Stephen finds himself haunted by a story Davin has told him. While walking the countryside on a dark night, Davin knocked at a house for a glass of water and was greeted by a young woman. Half-naked, perhaps pregnant, she asks him to spend the night. Davin, tempted, is "all in a fever," but he flees.

Why does Davin's story strike Stephen so strongly? Perhaps partly because it was told by Davin, who has an innocence and a simplicity Stephen knows he lacks. Partly, too, the woman seems to represent an Ireland that Stephen finds both seductive and disturbing. The milk she offers Davin links her to the moocow and other cows that represented Ireland earlier in the book-the often beautiful but finally stifling Ireland Stephen must reject. She's also been compared to fallen Eve tempting still-innocent Adam. Like so many other images in Portrait of the Artist, her symbolic meaning is ambiguous but powerful nonetheless.

At the university, as in his former schools, Stephen feels alienated. A conversation with the dean of studies increases this feeling. As the dean lights a fire, he and Stephen discuss the useful arts-such as fire-starting-versus the liberal arts. Is a fire beautiful only if it is useful? Stephen stands on the side of pure beauty. In support of his stand, he quotes the thirteenth-century religious thinker, Saint Thomas Aquinas, his favorite philosopher. In the end, the dean patronizingly advises Stephen to focus on practical matters before flying off in pursuit of art and beauty. Stephen doesn't. For him, the dean is "an unlit lamp," a cleric with a closed mind. Once again, he is disappointed in the priests-the fathers, like his own, who prove themselves false. The encounter with the dean sets the stage for Stephen's later statement of a theory of art based on Aquinas.

In physics class, too, Stephen feels isolated as his fellow students crack good-humored, bawdy jokes. He will not sign his friend MacCann's petitions for world peace and disarmament. He also rejects Davin's efforts to involve him in Irish cultural affairs, like the revival of the Gaelic language and indigenous Irish sports. His ideological friends berate him. MacCann calls him "a minor poet," who has a lot to learn about his social obligations. "Try to be one of us," says Davin. "Be a poet or mystic later." He also faults Stephen for being a loner-"a born sneerer."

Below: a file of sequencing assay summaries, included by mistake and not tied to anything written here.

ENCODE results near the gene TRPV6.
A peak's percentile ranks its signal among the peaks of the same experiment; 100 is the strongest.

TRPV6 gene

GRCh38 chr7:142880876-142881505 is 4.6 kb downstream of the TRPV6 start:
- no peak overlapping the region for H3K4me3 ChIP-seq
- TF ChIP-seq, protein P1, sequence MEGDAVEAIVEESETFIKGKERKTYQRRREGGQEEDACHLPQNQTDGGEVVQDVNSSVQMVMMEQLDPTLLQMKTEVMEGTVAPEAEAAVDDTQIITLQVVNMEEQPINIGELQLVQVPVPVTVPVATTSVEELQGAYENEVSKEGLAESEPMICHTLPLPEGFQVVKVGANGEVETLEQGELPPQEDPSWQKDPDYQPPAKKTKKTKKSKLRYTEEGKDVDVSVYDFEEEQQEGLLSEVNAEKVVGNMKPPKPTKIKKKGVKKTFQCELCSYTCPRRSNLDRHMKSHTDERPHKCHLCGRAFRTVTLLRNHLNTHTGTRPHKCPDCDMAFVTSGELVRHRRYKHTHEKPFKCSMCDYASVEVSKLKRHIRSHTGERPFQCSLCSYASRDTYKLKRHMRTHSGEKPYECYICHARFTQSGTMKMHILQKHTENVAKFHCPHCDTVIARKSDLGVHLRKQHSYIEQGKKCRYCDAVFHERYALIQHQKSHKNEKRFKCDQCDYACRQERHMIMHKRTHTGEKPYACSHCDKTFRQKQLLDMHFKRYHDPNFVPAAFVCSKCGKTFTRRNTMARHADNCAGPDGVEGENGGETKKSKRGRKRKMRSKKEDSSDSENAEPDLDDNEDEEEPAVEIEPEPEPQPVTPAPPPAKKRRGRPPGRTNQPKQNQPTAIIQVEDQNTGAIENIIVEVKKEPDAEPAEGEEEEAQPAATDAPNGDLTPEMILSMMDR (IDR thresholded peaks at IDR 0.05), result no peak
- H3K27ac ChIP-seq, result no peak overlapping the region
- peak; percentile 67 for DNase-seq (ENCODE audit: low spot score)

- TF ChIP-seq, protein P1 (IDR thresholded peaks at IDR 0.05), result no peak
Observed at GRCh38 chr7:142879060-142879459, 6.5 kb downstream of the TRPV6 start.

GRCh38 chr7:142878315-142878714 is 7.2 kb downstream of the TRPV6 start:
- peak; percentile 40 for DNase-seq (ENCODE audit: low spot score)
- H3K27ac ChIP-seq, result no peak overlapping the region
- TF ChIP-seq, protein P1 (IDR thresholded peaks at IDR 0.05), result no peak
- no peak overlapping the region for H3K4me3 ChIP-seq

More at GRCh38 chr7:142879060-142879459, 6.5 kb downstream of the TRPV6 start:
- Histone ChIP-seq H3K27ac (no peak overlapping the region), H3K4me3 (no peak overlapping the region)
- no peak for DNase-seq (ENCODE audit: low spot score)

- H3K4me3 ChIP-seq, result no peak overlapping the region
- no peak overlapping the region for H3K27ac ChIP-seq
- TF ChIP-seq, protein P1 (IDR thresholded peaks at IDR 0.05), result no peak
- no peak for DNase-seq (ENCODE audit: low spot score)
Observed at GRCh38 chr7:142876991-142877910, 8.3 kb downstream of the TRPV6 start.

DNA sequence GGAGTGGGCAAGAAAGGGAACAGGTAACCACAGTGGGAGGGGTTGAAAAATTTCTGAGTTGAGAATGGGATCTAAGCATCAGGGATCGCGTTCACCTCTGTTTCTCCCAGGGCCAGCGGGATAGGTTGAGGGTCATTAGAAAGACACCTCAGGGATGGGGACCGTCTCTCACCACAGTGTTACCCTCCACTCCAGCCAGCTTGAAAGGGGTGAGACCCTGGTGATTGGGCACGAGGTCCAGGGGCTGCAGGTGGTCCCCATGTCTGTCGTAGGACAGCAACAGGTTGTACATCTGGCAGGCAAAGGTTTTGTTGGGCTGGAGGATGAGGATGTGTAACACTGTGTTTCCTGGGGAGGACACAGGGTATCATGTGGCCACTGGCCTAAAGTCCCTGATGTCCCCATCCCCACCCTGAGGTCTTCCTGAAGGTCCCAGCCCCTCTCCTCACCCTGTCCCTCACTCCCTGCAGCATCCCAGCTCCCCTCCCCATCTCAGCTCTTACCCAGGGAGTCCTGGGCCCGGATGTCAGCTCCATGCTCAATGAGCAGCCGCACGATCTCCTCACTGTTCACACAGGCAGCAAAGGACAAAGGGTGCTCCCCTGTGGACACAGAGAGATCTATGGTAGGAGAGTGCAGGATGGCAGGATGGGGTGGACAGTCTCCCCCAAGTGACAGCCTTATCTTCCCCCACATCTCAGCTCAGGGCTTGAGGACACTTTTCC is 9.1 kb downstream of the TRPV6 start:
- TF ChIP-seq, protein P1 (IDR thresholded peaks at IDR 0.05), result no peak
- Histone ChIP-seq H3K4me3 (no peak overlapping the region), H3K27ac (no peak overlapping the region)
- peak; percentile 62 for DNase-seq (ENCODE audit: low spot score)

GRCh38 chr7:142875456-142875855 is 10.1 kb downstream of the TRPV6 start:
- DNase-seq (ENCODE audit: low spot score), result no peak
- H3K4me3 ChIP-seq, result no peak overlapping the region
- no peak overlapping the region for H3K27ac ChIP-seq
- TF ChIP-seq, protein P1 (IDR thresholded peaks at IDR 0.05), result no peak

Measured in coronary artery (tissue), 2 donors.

In fact, Stephen shares some of his friends' concerns. Like Davin, he worries if the English language imposed on Ireland by conquerors can ever be truly his-as you see during his discussion of the words "tundish" and "funnel" with the dean. But to Stephen, his calling as an artist means that he must not become embroiled in social issues. Besides, he has little patience for Ireland. His country does not deserve his concern. She has betrayed her heroes, from Wolfe Tone to Parnell. She is "the old sow that eats her farrow." He will not be eaten. "You talk to me of nationality, language, religion. I shall try to fly by those nets."

If you agree with Davin that Stephen is a prideful egotist, you may condemn his rejection of worthy causes. Do you agree with Stephen that an artist should separate his work from social concerns?


Joyce himself was not completely unconcerned with politics; he called himself a Socialist in principle. In general, though, he thought an artist should stick to the concerns of the spirit, and he devoted his life to the intense, lonely, and ill-paid labor of writing (and defending) his unconventional books.